Indigenous racing team in Hidden Valley debut

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Meet Australia’s first ever all Indigenous car racing team.

In a long overdue addition to Australian motorsport, Indigenous Australian’s can now add becoming the next Daniel Ricciardo to their list of sporting dream’s following the creation of the barrier busting team.

Inspired by Formula One world champion Lewis Hamilton’s campaign for diversity in Formula One, the all Indigenous team of 10 called “Racing Together” took to Hidden Valley Raceway to compete in a Darwin Supercar’s curtain raiser.

Beating out almost a hundred hopefuls to become Australia’s first Indigenous race car driver, Braedyn Cidoni could not wipe the smile off his face after racing in front of V8 greats Craig Lowndes, Mark Skaife and Jamie Whincup.

“It is a dream come true,” Cidoni said after racing in his Hyundai Excel.

“Just awesome. I am so grateful to get the chance.”

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The man that gave the 17-year-old his shot is a Brisbane-based motorsport steward named Garry Conelly.

Inspired by Hamilton’s campaign for racial equality in Formula One, Connelly is hoping to create our first Indigenous racing star.

“We don’t really have an Indigenous presence in Australian motorsport and that needs to change,” Connelly said.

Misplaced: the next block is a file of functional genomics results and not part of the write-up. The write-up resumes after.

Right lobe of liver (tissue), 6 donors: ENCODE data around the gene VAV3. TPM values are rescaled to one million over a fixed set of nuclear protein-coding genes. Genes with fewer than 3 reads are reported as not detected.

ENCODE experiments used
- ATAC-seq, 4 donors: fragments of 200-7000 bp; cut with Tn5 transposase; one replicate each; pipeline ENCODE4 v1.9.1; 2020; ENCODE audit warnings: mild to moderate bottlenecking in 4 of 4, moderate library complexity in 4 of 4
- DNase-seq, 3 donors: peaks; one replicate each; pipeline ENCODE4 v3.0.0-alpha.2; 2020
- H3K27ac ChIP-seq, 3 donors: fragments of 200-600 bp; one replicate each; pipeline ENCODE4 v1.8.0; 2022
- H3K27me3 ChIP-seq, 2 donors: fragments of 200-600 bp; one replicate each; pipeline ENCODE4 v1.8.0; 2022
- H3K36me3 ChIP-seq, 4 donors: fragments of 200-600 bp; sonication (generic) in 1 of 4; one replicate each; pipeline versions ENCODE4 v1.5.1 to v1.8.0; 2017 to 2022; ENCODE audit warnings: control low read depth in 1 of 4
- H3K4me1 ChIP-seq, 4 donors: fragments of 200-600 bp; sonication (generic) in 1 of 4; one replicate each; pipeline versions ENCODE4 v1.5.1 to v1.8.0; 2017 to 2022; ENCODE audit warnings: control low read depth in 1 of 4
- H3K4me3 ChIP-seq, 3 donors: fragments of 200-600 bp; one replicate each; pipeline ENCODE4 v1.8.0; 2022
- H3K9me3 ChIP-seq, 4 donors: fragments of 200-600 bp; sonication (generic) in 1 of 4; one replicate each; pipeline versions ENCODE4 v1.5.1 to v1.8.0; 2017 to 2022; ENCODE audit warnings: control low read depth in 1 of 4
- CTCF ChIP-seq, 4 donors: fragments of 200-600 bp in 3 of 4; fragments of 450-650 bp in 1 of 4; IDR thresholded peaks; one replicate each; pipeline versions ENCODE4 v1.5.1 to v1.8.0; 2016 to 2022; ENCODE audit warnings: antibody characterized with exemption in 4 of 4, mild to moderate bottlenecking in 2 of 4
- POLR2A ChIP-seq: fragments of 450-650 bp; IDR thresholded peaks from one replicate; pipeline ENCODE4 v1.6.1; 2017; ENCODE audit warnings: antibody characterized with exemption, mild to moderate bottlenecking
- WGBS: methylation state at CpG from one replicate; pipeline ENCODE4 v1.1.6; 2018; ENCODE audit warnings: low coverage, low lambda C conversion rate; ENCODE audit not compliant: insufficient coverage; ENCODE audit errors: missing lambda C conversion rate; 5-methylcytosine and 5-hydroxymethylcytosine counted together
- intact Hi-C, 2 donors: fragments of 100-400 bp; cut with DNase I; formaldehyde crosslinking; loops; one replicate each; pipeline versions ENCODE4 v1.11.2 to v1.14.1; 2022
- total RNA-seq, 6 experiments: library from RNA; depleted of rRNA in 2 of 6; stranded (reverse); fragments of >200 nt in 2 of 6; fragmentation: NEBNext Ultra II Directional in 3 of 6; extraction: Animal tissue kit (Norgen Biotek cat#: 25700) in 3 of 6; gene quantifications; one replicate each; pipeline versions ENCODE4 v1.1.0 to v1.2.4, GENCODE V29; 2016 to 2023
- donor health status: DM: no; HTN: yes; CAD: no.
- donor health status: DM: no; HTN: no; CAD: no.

“Three per cent of the Australian population is Indigenous but I struggled to find an Indigenous person who was employed in the Australian motorsport industry. That needed to change.

“My wife and I were thinking about it for a while but we didn’t do anything. It was actually Lewis Hamilton’s call to arms last year that prompted us to finally do something.

“We actually have formed a good relationship with Lewis’ father Anthony. It was his idea to form a team rather than support an individual racer.”

Working as mechanics, engineers and pit-crew, Racing Together has an all Indigenous crew of ten.

Including a 14-year-old female that is being groomed as a driver, the Supercar’s hopefuls beat out 90 rivals to win their spots in the ground breaking team.

“We had about 100 kids turn up to a test day in Brisbane,” Connelly said.

“We picked 30 and put them through an intensive two day course where we assessed their physical, mental and driving skills. We further narrowed that down to ten. We are not only training a driver but engineers, data loggers, mechanics and logistical experts. We want them working in all areas of motorsport.”

Cidoni is now dreaming of becoming the first Indigenous Supercars driver after winning the prized racing seat.

“Oh that would be unreal,” Cidoni said.

“But I have a lot ahead of me. I have only just started so I just need to focus on what I am doing now. I just need to work hard and be a good student. But yeah, it is my goal for sure.”

Now set up as a charity, Connelly revealed he had invested a “six figure sum” into the team.

“I am not expecting to get it back,” Connelly said.

“This is a passion of mine, not a business. The reward will be watching these kids succeed in life.”

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